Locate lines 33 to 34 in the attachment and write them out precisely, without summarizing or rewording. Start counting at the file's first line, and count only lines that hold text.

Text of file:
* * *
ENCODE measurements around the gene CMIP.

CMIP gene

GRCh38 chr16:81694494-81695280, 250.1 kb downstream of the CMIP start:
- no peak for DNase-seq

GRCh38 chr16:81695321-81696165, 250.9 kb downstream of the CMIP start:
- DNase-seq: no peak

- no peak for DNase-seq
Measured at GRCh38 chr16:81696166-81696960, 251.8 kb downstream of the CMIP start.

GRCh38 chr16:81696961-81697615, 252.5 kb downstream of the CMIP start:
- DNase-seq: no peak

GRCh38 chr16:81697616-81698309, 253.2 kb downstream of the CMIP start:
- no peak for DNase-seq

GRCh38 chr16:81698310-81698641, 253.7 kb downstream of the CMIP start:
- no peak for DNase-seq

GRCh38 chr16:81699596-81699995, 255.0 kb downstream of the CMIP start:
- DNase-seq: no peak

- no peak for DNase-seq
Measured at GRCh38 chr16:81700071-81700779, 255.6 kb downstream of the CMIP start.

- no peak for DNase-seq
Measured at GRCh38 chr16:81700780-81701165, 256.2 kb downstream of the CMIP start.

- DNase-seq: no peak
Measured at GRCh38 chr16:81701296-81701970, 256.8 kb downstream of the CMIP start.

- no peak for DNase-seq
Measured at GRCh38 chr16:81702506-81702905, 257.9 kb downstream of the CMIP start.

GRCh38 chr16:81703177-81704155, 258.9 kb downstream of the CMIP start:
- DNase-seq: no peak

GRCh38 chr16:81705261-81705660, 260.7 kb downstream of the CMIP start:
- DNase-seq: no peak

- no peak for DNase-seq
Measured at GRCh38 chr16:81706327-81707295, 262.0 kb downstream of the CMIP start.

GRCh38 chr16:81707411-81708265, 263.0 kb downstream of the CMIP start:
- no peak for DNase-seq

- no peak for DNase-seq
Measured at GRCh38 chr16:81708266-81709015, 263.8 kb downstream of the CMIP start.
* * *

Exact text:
- no peak for DNase-seq
Measured at GRCh38 chr16:81708266-81709015, 263.8 kb downstream of the CMIP start.